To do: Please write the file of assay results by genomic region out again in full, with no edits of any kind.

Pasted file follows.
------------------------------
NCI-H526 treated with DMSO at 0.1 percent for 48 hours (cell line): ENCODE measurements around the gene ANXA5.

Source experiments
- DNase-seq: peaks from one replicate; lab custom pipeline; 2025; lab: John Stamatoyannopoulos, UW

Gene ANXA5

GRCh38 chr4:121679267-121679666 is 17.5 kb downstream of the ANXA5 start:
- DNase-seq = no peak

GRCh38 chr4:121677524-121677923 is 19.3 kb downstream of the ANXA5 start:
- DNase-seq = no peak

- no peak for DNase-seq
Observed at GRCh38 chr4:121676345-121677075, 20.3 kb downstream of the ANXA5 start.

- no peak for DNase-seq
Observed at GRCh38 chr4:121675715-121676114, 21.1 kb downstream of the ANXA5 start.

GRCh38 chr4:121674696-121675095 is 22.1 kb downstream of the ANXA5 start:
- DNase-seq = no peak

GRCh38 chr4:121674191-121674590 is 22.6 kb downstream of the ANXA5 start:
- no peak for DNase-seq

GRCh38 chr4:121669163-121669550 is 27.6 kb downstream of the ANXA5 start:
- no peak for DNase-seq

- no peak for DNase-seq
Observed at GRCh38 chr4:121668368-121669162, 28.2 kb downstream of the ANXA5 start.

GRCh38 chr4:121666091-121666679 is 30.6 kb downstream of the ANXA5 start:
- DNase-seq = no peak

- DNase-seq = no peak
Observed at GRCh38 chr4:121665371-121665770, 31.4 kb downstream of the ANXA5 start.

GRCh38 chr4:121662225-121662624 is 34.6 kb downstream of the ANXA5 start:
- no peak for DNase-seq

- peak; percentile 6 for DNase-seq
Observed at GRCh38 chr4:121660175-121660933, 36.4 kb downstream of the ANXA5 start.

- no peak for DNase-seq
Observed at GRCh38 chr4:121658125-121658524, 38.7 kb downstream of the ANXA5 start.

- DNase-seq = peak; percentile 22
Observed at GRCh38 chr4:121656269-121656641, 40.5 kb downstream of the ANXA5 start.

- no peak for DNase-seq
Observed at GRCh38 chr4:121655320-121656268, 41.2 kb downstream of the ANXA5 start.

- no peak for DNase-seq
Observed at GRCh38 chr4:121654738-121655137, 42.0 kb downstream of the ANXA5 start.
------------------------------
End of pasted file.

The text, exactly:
NCI-H526 treated with DMSO at 0.1 percent for 48 hours (cell line): ENCODE measurements around the gene ANXA5.

Source experiments
- DNase-seq: peaks from one replicate; lab custom pipeline; 2025; lab: John Stamatoyannopoulos, UW

Gene ANXA5

GRCh38 chr4:121679267-121679666 is 17.5 kb downstream of the ANXA5 start:
- DNase-seq = no peak

GRCh38 chr4:121677524-121677923 is 19.3 kb downstream of the ANXA5 start:
- DNase-seq = no peak

- no peak for DNase-seq
Observed at GRCh38 chr4:121676345-121677075, 20.3 kb downstream of the ANXA5 start.

- no peak for DNase-seq
Observed at GRCh38 chr4:121675715-121676114, 21.1 kb downstream of the ANXA5 start.

GRCh38 chr4:121674696-121675095 is 22.1 kb downstream of the ANXA5 start:
- DNase-seq = no peak

GRCh38 chr4:121674191-121674590 is 22.6 kb downstream of the ANXA5 start:
- no peak for DNase-seq

GRCh38 chr4:121669163-121669550 is 27.6 kb downstream of the ANXA5 start:
- no peak for DNase-seq

- no peak for DNase-seq
Observed at GRCh38 chr4:121668368-121669162, 28.2 kb downstream of the ANXA5 start.

GRCh38 chr4:121666091-121666679 is 30.6 kb downstream of the ANXA5 start:
- DNase-seq = no peak

- DNase-seq = no peak
Observed at GRCh38 chr4:121665371-121665770, 31.4 kb downstream of the ANXA5 start.

GRCh38 chr4:121662225-121662624 is 34.6 kb downstream of the ANXA5 start:
- no peak for DNase-seq

- peak; percentile 6 for DNase-seq
Observed at GRCh38 chr4:121660175-121660933, 36.4 kb downstream of the ANXA5 start.

- no peak for DNase-seq
Observed at GRCh38 chr4:121658125-121658524, 38.7 kb downstream of the ANXA5 start.

- DNase-seq = peak; percentile 22
Observed at GRCh38 chr4:121656269-121656641, 40.5 kb downstream of the ANXA5 start.

- no peak for DNase-seq
Observed at GRCh38 chr4:121655320-121656268, 41.2 kb downstream of the ANXA5 start.

- no peak for DNase-seq
Observed at GRCh38 chr4:121654738-121655137, 42.0 kb downstream of the ANXA5 start.